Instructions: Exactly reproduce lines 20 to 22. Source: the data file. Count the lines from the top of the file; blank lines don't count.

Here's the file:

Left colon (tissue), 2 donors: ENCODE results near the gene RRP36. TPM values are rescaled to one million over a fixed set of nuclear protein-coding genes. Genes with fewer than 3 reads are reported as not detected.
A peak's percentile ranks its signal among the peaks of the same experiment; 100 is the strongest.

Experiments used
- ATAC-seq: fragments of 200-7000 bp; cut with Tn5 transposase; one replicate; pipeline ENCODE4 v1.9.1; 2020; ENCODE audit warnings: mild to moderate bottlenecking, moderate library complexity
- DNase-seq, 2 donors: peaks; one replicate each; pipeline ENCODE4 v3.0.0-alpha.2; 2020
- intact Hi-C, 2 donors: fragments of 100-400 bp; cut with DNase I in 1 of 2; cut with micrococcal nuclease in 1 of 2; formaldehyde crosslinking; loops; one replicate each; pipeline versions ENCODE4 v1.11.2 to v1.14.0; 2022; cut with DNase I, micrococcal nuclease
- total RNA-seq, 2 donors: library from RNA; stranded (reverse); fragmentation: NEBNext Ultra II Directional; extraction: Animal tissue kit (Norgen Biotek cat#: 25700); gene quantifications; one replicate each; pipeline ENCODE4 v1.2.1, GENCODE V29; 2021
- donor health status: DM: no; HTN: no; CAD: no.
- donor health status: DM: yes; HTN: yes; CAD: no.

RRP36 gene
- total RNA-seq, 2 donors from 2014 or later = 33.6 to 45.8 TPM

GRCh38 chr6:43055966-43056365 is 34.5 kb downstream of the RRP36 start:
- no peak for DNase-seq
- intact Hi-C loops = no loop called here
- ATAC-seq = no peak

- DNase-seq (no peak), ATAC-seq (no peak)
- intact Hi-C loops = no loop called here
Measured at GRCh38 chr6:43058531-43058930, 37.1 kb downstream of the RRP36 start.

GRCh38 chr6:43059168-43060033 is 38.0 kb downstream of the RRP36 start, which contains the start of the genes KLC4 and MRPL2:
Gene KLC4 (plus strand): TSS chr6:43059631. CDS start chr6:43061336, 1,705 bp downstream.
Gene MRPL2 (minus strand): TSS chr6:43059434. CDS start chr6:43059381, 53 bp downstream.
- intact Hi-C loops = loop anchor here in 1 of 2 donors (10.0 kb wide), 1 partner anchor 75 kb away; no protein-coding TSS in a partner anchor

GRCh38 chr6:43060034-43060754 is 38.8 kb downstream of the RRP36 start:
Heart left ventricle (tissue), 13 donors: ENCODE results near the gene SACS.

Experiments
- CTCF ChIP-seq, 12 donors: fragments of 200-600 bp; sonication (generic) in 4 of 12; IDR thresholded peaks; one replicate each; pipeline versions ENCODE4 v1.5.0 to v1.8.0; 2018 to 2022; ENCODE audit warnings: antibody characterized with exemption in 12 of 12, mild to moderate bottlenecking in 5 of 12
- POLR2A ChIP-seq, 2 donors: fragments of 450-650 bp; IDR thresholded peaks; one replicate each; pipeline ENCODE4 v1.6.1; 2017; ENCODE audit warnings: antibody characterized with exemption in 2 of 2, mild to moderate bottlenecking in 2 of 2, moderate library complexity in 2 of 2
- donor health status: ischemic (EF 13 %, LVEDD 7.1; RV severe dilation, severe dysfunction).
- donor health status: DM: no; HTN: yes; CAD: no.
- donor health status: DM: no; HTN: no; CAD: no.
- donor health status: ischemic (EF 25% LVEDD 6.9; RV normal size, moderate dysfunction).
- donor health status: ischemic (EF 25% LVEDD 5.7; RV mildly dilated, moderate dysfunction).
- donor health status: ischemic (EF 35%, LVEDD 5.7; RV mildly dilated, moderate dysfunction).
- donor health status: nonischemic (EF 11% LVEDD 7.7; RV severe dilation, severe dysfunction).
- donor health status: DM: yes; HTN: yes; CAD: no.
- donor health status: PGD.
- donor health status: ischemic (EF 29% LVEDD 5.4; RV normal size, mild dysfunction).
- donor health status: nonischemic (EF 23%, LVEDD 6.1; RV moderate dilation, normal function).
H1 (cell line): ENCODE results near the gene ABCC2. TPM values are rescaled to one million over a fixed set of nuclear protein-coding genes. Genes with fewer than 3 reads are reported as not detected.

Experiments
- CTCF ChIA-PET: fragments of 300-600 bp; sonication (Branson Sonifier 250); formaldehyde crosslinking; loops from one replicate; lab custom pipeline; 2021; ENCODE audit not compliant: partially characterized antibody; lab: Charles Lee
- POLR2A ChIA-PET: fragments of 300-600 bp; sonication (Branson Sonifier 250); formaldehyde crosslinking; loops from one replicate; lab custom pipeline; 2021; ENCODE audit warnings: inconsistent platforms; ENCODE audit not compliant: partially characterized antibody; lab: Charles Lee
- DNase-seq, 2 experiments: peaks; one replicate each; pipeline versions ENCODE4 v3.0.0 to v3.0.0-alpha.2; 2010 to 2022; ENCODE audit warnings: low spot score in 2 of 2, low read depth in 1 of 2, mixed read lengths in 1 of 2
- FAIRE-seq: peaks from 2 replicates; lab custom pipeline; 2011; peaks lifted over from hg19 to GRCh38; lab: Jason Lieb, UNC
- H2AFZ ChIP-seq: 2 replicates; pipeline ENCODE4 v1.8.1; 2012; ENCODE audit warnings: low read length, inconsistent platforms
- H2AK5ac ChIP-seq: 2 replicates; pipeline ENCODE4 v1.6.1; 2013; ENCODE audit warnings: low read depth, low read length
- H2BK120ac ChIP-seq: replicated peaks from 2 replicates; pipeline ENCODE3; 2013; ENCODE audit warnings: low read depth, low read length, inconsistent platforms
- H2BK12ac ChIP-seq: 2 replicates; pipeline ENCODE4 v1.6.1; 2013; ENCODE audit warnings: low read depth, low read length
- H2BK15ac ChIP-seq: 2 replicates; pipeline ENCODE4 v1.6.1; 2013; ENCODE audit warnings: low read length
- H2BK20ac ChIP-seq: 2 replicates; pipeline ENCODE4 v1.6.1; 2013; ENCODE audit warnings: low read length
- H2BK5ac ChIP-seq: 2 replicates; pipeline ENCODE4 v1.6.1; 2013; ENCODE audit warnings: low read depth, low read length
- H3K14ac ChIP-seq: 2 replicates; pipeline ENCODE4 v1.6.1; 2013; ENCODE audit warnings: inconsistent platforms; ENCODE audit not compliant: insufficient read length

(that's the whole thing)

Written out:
Gene KLC4 (plus strand): TSS chr6:43059631. CDS start chr6:43061336, 1,705 bp downstream.
Gene MRPL2 (minus strand): TSS chr6:43059434. CDS start chr6:43059381, 53 bp downstream.
- intact Hi-C loops = loop anchor here in 1 of 2 donors (10.0 kb wide), 1 partner anchor 75 kb away; no protein-coding TSS in a partner anchor